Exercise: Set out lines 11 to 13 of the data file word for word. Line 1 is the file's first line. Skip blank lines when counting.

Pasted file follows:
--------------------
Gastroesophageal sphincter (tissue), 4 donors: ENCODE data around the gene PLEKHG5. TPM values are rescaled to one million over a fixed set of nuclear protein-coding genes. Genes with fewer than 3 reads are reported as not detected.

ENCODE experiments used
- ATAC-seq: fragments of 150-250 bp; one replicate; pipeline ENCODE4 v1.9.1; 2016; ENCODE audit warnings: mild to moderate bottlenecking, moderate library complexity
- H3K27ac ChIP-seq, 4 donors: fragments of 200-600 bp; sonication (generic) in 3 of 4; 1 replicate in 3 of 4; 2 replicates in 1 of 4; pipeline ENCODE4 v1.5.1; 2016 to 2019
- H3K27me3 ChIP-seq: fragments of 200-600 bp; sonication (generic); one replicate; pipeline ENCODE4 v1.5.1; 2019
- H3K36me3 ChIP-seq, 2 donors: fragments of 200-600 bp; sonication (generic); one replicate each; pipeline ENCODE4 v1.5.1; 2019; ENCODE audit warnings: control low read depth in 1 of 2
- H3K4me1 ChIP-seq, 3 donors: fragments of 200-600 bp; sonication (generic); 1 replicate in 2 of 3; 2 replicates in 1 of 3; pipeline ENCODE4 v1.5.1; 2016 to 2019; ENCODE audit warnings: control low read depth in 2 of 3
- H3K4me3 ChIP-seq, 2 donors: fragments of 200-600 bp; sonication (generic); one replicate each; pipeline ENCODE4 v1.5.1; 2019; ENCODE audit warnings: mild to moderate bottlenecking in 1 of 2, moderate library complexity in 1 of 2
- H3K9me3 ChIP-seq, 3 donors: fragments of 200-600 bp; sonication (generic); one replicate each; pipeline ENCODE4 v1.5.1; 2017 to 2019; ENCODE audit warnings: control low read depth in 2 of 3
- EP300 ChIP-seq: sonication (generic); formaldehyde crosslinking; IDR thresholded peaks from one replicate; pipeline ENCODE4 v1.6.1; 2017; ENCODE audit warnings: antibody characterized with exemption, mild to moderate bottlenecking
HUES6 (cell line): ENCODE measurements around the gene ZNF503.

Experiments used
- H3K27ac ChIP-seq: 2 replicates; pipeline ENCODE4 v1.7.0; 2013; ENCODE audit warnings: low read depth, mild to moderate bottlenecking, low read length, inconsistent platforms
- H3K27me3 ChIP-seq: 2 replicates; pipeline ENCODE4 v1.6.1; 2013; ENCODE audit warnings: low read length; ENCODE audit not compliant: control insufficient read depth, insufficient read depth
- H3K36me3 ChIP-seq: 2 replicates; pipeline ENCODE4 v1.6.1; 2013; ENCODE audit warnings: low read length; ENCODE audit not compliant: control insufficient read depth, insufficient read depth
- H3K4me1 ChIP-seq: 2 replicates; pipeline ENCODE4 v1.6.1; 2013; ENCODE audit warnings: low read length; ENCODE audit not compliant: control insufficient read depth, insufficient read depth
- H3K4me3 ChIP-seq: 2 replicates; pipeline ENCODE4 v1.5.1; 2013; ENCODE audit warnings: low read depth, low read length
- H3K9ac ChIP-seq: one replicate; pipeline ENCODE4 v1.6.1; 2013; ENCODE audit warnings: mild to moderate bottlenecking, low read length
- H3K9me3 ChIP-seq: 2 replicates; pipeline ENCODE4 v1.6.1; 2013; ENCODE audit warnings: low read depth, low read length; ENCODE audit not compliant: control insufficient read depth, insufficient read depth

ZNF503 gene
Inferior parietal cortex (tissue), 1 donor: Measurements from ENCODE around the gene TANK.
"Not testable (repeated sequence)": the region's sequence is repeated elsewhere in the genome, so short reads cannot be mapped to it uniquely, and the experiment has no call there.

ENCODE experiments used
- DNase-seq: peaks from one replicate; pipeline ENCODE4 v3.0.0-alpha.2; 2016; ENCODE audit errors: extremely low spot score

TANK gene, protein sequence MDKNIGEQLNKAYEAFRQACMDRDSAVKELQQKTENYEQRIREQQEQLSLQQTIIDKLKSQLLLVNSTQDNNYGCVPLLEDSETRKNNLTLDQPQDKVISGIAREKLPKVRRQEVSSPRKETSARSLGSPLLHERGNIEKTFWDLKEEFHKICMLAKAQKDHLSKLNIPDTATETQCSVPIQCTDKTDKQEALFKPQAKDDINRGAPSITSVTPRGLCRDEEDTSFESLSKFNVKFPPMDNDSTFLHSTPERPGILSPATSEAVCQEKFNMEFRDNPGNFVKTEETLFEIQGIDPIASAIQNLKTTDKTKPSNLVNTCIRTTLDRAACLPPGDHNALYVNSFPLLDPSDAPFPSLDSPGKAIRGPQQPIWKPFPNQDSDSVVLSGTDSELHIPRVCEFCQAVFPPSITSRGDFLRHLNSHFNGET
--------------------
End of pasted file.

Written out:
HUES6 (cell line): ENCODE measurements around the gene ZNF503.

Experiments used
- H3K27ac ChIP-seq: 2 replicates; pipeline ENCODE4 v1.7.0; 2013; ENCODE audit warnings: low read depth, mild to moderate bottlenecking, low read length, inconsistent platforms